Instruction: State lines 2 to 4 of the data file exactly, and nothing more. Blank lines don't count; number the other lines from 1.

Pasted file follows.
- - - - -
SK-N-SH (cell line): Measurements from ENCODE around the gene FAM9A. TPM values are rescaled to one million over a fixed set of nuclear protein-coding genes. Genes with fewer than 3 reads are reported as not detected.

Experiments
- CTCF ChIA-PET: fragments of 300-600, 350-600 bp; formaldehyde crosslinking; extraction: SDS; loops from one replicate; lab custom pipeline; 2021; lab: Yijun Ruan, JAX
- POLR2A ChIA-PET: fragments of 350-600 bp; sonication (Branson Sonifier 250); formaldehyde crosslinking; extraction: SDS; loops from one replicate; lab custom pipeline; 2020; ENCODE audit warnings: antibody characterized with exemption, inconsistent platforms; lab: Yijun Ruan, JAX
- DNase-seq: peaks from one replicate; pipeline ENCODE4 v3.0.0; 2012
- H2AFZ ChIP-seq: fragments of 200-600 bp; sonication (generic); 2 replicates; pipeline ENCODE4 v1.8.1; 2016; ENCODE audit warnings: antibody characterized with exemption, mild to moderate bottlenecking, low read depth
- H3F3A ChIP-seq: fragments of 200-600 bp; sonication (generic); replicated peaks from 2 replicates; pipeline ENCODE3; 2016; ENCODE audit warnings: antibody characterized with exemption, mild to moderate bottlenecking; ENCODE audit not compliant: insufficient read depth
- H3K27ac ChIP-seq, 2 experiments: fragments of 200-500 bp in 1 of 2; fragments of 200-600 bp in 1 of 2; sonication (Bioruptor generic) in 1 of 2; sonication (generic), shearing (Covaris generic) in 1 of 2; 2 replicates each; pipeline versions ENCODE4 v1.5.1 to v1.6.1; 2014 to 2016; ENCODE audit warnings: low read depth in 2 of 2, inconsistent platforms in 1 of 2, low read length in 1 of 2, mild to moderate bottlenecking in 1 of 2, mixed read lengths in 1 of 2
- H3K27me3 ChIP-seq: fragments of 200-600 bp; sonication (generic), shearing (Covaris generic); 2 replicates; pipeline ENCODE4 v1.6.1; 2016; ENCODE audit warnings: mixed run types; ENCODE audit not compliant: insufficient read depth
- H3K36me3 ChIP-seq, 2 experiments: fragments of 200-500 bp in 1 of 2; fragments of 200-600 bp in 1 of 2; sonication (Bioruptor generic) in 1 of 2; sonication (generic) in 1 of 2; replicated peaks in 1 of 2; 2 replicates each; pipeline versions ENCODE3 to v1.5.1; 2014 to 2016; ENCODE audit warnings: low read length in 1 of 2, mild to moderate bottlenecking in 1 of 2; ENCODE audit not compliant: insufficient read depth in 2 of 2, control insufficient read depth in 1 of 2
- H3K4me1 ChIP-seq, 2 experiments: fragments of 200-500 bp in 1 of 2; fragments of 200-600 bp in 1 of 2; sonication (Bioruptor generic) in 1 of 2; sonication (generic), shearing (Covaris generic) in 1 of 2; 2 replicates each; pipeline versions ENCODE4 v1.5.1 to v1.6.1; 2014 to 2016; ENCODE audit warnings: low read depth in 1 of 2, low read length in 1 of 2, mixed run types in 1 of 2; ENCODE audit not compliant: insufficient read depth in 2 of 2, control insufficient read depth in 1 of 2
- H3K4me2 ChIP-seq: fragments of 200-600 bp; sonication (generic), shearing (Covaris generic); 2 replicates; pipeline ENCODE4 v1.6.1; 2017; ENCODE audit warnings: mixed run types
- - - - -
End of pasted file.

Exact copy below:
Experiments
- CTCF ChIA-PET: fragments of 300-600, 350-600 bp; formaldehyde crosslinking; extraction: SDS; loops from one replicate; lab custom pipeline; 2021; lab: Yijun Ruan, JAX
- POLR2A ChIA-PET: fragments of 350-600 bp; sonication (Branson Sonifier 250); formaldehyde crosslinking; extraction: SDS; loops from one replicate; lab custom pipeline; 2020; ENCODE audit warnings: antibody characterized with exemption, inconsistent platforms; lab: Yijun Ruan, JAX